Exclusive poll: Most Americans don't like Trump's China tariffs

Data: Survey Monkey online poll conducted Sept. 28–30, 2018 among 2,291 U.S. adults. Total margin of error is ±3.0 percentage points. Modeled error estimates: African-American women ±9.0, age 18 to 34 ±6, suburban white women ±6.5, “Never Hillary” Independent voters ±11.0, Rural voters ±5.5. Poll methodology; Chart: Harry Stevens/Axios

A narrow majority of Americans think President Trump's tariffs against China have been bad for jobs, and his overall trade policies are unpopular by a nearly identical margin, according to a new Axios/SurveyMonkey poll.

Why it matters: Trump has a chance to improve his approval numbers now that he's reached a new trade agreement with Canada and Mexico to replace NAFTA. But this poll, taken before the agreement was announced, shows how much ground he has to make up due to the unpopularity of the tariffs.

By the numbers:

  • By a margin of 53% to 42%, Americans think the trade dispute with China has been bad for jobs rather than good for jobs. That's almost an exact match with his overall trade numbers: 53% disapprove, 44% approve.
  • The tariffs are unpopular with four of the five voter subgroups Axios is tracking in the run-up to the midterm elections. Rural voters are the only group that believes the tariffs are good for jobs.
  • Those who think tariffs are bad for jobs think the trade fight with China is getting worse (69%), while those who think the tariffs are good for jobs think the dispute is staying about the same (59%) or getting better (26%).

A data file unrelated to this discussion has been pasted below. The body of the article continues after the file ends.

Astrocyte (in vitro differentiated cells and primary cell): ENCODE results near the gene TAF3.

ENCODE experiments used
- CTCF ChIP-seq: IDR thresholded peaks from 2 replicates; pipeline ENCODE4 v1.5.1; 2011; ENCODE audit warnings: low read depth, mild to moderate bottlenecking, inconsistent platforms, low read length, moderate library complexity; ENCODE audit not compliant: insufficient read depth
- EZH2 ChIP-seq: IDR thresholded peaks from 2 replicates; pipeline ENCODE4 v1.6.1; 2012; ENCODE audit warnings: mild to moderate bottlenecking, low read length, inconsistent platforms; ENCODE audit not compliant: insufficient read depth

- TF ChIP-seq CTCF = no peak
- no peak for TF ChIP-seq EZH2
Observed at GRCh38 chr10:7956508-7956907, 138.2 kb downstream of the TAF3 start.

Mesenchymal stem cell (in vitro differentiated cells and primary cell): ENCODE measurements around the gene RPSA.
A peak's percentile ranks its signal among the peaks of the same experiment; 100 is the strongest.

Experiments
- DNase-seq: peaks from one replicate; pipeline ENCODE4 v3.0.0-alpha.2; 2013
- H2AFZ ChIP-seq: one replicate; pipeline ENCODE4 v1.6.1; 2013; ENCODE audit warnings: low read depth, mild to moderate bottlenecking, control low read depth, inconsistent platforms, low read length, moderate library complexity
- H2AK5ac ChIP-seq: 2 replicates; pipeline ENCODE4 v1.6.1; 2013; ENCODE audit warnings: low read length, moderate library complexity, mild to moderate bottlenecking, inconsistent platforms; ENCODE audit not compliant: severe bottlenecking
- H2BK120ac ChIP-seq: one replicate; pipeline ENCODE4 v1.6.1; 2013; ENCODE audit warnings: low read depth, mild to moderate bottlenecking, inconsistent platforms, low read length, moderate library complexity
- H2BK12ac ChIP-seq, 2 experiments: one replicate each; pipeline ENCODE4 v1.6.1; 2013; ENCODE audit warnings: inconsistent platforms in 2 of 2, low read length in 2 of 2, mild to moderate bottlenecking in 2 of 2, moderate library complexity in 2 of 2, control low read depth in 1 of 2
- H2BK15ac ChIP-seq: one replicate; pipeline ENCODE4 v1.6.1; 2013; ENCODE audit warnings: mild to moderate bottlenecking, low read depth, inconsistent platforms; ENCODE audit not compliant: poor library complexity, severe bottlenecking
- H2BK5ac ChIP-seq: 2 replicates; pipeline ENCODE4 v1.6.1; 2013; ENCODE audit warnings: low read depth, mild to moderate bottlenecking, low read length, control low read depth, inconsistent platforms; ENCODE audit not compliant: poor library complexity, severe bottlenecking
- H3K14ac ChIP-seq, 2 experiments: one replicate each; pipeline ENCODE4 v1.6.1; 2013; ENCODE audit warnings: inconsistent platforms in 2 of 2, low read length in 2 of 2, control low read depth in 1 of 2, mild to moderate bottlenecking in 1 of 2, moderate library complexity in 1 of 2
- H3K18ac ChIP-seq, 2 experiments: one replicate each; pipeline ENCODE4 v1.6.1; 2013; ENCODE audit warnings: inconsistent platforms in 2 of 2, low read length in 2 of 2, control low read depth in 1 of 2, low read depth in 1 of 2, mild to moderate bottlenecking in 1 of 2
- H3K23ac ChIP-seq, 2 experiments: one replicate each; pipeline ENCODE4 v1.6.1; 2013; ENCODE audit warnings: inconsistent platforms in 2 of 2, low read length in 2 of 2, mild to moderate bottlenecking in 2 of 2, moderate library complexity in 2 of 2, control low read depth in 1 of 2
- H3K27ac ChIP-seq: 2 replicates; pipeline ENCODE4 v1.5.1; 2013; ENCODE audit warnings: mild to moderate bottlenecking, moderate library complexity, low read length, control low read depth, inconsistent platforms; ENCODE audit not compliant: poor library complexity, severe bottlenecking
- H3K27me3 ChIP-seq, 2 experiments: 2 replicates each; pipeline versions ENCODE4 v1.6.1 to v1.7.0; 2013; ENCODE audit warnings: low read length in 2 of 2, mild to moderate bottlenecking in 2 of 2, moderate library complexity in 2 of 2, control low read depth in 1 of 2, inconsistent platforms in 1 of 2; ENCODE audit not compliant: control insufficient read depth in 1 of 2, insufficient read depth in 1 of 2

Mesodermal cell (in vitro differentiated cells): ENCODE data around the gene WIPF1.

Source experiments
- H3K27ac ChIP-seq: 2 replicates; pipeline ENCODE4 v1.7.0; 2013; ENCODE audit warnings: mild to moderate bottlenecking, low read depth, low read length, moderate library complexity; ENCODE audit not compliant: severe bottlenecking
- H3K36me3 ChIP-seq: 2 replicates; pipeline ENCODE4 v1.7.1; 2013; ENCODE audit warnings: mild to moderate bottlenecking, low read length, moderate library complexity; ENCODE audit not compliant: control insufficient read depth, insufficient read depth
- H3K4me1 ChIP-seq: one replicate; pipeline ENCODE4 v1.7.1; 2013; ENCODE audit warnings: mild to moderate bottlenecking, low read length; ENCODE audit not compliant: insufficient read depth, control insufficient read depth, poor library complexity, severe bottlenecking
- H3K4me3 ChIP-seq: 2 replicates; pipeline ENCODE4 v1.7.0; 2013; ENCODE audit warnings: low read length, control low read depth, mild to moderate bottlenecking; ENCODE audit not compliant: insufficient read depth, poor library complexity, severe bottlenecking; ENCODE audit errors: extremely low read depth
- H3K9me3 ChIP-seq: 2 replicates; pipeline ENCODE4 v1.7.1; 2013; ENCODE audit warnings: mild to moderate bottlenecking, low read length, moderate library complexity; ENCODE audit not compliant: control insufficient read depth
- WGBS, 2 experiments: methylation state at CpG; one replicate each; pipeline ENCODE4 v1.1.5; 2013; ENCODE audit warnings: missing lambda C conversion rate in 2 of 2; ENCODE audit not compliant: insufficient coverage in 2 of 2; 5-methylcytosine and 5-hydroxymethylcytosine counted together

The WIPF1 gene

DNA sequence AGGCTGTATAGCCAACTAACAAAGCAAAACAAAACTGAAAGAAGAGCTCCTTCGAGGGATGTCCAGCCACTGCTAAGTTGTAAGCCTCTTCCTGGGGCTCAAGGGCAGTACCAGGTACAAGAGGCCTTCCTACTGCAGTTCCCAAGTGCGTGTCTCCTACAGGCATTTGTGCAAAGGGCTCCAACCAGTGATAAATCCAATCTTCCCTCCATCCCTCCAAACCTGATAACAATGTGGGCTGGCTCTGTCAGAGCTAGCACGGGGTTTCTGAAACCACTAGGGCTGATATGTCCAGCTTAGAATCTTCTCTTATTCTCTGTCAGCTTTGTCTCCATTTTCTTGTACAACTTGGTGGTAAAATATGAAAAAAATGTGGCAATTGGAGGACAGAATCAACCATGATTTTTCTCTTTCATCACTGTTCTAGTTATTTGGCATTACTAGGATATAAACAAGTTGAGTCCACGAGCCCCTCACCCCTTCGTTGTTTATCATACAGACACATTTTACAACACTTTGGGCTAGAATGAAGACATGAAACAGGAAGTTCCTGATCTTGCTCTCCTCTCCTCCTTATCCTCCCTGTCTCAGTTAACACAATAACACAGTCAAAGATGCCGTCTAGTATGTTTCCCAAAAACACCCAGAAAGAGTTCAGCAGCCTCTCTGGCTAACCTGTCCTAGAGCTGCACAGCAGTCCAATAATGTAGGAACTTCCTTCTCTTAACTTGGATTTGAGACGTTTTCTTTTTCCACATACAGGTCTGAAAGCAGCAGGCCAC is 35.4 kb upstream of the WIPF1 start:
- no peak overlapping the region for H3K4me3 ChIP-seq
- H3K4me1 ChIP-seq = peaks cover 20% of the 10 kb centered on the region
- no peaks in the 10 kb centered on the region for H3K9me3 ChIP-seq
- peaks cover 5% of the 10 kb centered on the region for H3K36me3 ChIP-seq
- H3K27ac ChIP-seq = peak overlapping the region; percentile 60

What to watch: The 18% of Americans who approve of Trump but think the trade dispute is getting worse. (There's almost no movement in the other direction — only 1% of people who disapprove of Trump think the dispute is getting better.)

The bottom line: Trump's overall approval ratings may get better if Americans decide the new United States-Mexico-Canada Agreement is a good deal. But the China tariffs are unpopular enough that those who disapprove aren't likely to forget about them.

Methodology: This analysis is based on SurveyMonkey online surveys conducted Sept. 28-30 among 2,291 adults in the United States. The modeled error estimate  for the full sample is plus or minus 3 percentage points. Sample sizes and modeled error estimates for the subgroups are as follows:

African-American Women (n=147 +/- 9), Millennials Age 18 - 34  (n=395, +/- 6), White Suburban Women  (n=459 , +/- 6.5), NeverHillary/Independent voters  (n= 133, +/- 11), Rural  (n= 585, +/- 5.5). Respondents for this survey were selected from the more than 2 million people who take surveys on the SurveyMonkey platform each day. More information about our methodologyhere. Crosstabs available here.